Rebecca: Exactly. Buddhists recommend accepting impermanence in life to get closer to enlightenment. But when the simulacra or artificial realities of pop culture get involved--we might begin to romanticize our own realities in a delusional way. Suddenly, nothing is impermanent when you're an immortal vampire, especially a vampire from today's pop culture. Maybe it becomes easier to excuse violent behavior. Maybe the idea of dying in order to live doesn't sound so crazy anymore....
Tom: That is indeed a scary thought. The value of human life with all its actual limits is something many philosophies discuss. Are the currently popular vampire stories playing any role in decreasing or degrading a sense of that value?
Rebecca: In my opinion, just like with rock music being blamed for suicides or video games being blamed for an increase in violence, vampires in pop culture today haven't had a causal role in the disregard for human life we see all over the world. But what is a concern is that some parts of the population are more susceptible to the simulacra than others--particularly the young girls who see Edward Cullen as the perfect boyfriend or life partner, or who see Bill Compton from True Blood as the ultimate Southern gentleman...with fangs."
Tom: So you see this particular fantasy as threatening to replace a robust sense of reality, then, in at least some readers and film viewers?
Rebecca: It's hard to resist. With True Blood, there are parallels between the vampires living as citizens after "coming out of the coffin" - which, of course, mimics the struggle for gay rights, like legalizing gay marriage. The difference is, vampires who are treated unfairly through legislation can act out against their oppressors with seemingly consequence-free violence via super-speed and strength. But what about the rest of us regular-folk? We can't exactly create a fake hurricane to cover up the murder of "bad" people who hurt us, and even if we could, what right would anyone ever have to make a judgment like that over another human life?"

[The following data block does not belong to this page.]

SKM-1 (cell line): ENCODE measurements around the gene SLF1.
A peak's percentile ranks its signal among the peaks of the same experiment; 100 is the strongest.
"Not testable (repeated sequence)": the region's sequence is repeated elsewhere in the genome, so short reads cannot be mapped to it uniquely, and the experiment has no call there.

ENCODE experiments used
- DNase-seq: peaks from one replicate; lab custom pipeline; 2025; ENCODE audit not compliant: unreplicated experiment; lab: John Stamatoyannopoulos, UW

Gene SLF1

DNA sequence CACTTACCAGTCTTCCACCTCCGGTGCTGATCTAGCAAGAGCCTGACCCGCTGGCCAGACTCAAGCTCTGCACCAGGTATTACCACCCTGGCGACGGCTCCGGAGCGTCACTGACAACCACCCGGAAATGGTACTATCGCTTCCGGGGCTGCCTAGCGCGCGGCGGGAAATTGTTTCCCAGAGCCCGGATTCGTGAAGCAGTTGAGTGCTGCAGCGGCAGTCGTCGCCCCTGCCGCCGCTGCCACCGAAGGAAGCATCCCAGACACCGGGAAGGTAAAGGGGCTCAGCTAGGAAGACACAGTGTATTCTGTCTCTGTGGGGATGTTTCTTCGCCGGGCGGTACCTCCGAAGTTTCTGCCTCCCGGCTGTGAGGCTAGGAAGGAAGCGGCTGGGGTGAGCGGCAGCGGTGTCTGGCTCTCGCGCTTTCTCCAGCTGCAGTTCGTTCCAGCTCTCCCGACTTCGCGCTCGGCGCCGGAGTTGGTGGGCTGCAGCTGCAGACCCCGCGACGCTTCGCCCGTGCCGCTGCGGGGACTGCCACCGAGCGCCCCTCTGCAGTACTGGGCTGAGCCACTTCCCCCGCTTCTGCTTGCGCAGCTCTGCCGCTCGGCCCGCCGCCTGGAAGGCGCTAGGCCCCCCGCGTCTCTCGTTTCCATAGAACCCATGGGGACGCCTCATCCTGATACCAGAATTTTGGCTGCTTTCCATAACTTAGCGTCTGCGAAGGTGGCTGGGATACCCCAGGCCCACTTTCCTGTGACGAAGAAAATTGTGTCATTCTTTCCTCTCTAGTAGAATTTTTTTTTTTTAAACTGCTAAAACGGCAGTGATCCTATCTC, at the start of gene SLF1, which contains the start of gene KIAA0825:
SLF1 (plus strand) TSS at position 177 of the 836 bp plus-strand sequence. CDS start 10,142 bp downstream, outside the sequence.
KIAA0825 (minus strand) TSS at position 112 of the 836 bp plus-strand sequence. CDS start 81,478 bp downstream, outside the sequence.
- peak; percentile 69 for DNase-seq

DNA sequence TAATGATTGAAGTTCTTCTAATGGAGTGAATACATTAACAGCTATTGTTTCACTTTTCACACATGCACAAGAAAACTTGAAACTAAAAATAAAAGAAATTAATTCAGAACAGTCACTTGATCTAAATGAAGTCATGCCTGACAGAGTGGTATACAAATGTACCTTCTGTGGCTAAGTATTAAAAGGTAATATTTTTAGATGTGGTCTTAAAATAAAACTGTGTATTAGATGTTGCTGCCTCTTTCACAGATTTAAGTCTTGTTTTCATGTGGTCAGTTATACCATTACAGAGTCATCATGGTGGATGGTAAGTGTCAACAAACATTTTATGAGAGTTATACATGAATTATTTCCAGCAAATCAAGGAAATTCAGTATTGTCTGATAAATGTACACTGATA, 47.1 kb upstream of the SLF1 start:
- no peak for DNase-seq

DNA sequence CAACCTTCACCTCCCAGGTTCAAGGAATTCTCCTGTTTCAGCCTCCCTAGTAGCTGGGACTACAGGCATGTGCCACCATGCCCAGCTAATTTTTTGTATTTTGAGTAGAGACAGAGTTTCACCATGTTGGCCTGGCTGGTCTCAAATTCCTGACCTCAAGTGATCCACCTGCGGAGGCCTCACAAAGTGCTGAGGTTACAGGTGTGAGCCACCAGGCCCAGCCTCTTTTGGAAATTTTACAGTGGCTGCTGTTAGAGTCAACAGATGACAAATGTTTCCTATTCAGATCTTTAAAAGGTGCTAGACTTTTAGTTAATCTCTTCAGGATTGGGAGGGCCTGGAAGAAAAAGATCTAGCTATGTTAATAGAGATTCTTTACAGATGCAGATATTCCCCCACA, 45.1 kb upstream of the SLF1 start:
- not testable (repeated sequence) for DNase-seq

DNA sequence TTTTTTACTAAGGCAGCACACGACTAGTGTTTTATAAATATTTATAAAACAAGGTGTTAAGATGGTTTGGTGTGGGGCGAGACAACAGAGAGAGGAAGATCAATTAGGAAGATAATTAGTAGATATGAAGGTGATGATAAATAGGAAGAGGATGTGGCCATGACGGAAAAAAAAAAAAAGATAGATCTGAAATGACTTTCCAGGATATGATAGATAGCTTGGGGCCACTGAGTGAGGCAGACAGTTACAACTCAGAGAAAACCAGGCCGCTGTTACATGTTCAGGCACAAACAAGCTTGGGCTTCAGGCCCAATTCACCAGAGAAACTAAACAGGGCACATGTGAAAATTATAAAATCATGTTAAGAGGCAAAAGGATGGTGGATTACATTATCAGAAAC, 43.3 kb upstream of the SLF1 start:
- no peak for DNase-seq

Tom: Good point. So the fantasy of the vampire in popular culture has broader philosophical implications than just the problems of dating a really old stalker. It speaks to socio-political issues, too. Not to mention the more existential questions about the nature of the human condition. Being vulnerable is at the crux of our humanity. I'd imagine that as a vampire, vulnerability is practically non-existent, and that this has implications for behavior.
Rebecca: Exactly, Tom. In True Blood, there is a distinct difference between human morality and vampire codes of behavior. When you can live to be over 1,000 years old, where is the value in a human life of, say, 85 years? It seems, too often, there isn't. A good parallel might be how we feel about stepping on an ant or a spider. How many of us have existential angst over murdering a bug?
Tom: I, for one, tread carefully. But I get your point. And that's connected with the vegetarian issue, too. Why do we feel so qualitatively superior to all other species, even the highest "lower" mammals? To vampires, it seems, humans are "lower" mammals, too.
Rebecca: That's precisely it, Tom. The recent surge in vampires in popular culture is a great venue for studying a number of philosophical quandaries faced in the twenty-first century. Hopefully, we can learn a little something about ourselves while still enjoying the escapist entertainment of the undead.
Tom:From gay rights, to domestic violence, to the morality of our food choices, vampires may after all have a lot to teach us about our humanity, as we see how we react to what we see them do. Now that's something you can sink your philosophical fangs into. Well, not you Rebecca, but in the general sense, of course."
Rebecca: Of course.